I still have had no joy at obtaining any wider media coverage of my journey.
In order to maximise the fund-raising potential of it all and to raise the
profile of Hope and Homes for Children I really need a wider readership than
my mum, my mum’s friends and you (who should probably be doing some work
right now!).

If you know of anyone who may be able to help please do forward them the
details of my web-site. Thank you.

“I am the one and only”
Chesney Hawkes

Cycling with four other people has been so different to riding alone. Not
better, not worse, just different.

In many ways I found the south of Ethiopia to be like a holiday. With a
group of five people there is no security risk and no problems with leaving
your bike whilst you shop or eat or go to the toilet. You have practical
support with breakages and repair, enormous moral support in the face of 200
staring people, relief from monotony as you talk away the long, dull cycling
hours, company in the evenings, fun, laughter and evening beers.

But cycling en masse deprives you of the days of silence, the intensity of
experience, the unavoidable (and ultimately unmissable) interactions with
locals and the fears and tears and frustrations of being alone in the heart
of Africa. The character building as my Dad would say!

In conclusion: if you want to have fun then travel in a group. If you’re not
after that, stick by yourself.

One sad man and his football team

“We’re gonna stay with you for ever; at least until the world stops going
Leeds United anthem

It has been a long season. I remember well the first home match for Leeds United way back in August. A fantastic afternoon of released anticipation, excitement and high hopes for the campaign ahead.

But after that I remember nothing. Because now I am south of the equator in
Kenya. I left home after that first home match (the timing is not a
coincidence) to cycle around the world. I have missed all the highs and lows
and real lows of the last nine months at Leeds United, only occasionally
catching up with the news on the Internet.

Yet despite missing the action Leeds have still been prominent in my life
this year. Pedalling through Africa I never know (nor need to know) what day
it is, except on Saturdays. Saturday is the only day of the week I remember
(this is useful: Saturday is now the day I take my weekly malaria pill). On
Saturdays I fill the long, hard hours in the saddle wondering how Leeds are
getting on, wondering who is in the team today (I hope Smithy’s playing…),
wondering about injuries, suspensions and league positions etc. etc.

These Saturday daydreams focus my world, whisk me away from Africa for a
while and help spur me on down the endless road. So thank you Leeds: I’m
half a world away now, but Saturday is still the beautiful day.

[look out for my report of the World Cup as experienced in Africa… Coming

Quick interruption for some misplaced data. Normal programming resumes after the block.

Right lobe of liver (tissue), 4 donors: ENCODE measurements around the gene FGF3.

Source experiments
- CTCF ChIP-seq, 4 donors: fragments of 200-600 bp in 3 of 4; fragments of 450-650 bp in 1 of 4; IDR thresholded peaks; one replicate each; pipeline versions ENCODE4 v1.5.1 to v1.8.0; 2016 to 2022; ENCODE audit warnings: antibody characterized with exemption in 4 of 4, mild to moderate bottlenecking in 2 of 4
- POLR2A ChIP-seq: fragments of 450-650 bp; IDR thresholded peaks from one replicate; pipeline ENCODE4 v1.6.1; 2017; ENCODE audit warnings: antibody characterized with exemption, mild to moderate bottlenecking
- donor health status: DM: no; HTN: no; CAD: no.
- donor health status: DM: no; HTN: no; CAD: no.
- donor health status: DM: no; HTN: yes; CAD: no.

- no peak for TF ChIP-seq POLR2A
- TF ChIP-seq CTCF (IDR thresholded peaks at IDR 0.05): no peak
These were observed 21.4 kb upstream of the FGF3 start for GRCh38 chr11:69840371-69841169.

soon to a web-site near you]

Don’t tell Everyone!

Think of Ethiopia. What images form in your mind? Ethiopia has a serious,
serious image problem so let me tell you about the Ethiopia that I recently
experienced. You will be surprised.

Kids by the bike

Lake Tana is the source of the Blue Nile river and one of those special
places on the planet that you can spot instantly on any map of the world or
photograph from space. It is a great place to nurse a cold beer (25p a pint)
amongst lush tropical banana trees, watch hippos on the lake and flocks of
pelicans and exotic hornbills swooping in to roost at sunset. Nearby are the
Blue Nile Falls (locally known as ‘the water that smokes’), second only to
Victoria Falls in Africa’s hierarchy of aquatic majesty. Virtually tourist
free (as is all of Ethiopia, such are people’s preconceptions), you feel as
though you are the first to ever lay eyes on the spectacle. Further
downstream the Nile carves through the Blue Nile Gorge – almost a mile deep
and another unmissable sight.

The Rift Valley witnessed the birth of humanity. Along the valley is strung
an ageless chain of lakes, beautiful and stark and home to a breathtaking
variety of birds and wildlife.

The history of Ethiopia is unique, one of the few nations of the World whose
history stretches from the dawn of man to modern times without ever being
properly conquered. This adds many unusual quirks to the country – it has
it’s own language, a complex alphabet and even a different calendar (it is
1994 in Ethiopia now). The food is different but tasty: roast meats and
vegetables, spices and lots of chillis all served together on top of the
huge communal flat bread (njera) that accompanies most meals.

The highlight of the highlights of Ethiopia’s history is Lalibela, a genuine
Wonder of the World. Over 800 years ago the 11 monolithic churches of
Lalibela were hewn from solid rock. Today they are as awesome and deeply
atmospheric as ever. Samuel Johnson wrote about the Giant’s Causeway that it
was “worth seeing, but not worth going to see”. Lalibela was definitely
worth seeing but the ‘going to see’ was even more splendid – the mighty
silence of one of Africa’s grandest mountain ranges, small villages
unchanged since the days of Lalibela’s creation, men ploughing the earth
with oxen and cracking the air with their whips.

Living costs in Ethiopia are extremely low – your money will go a long way
here – good meals for £1, cheap flights, souvenirs and hotels that range from
50p all the way up to complete luxury. The Sheraton in Addis Ababa is one of
the very top hotels in the World. Accommodation there is certainly not
cheap, but early evening drinks cost only £1- not bad for a setting of
extraordinary style and decadence. The perfect way to toast the memories of
a fascinating holiday.

You will find for yourself that Ethiopia does have a terrible image problem
in the UK. It is a beautiful country, richly historical and very, very
different. Get here and see for yourself before everyone else does!

Important Information
There are several travel companies arranging travel in Ethiopia, from budget overland trips upwards. All tastes and budgets are catered for. Internal travel is easy thanks to a cheap and efficient airline network. Kenya is right next door – why not tag a safari onto the end of your holiday? You should consult a doctor before travelling. A visa is needed. British Airways (and others) fly to Addis Ababa several times a week from Heathrow (approx. £500).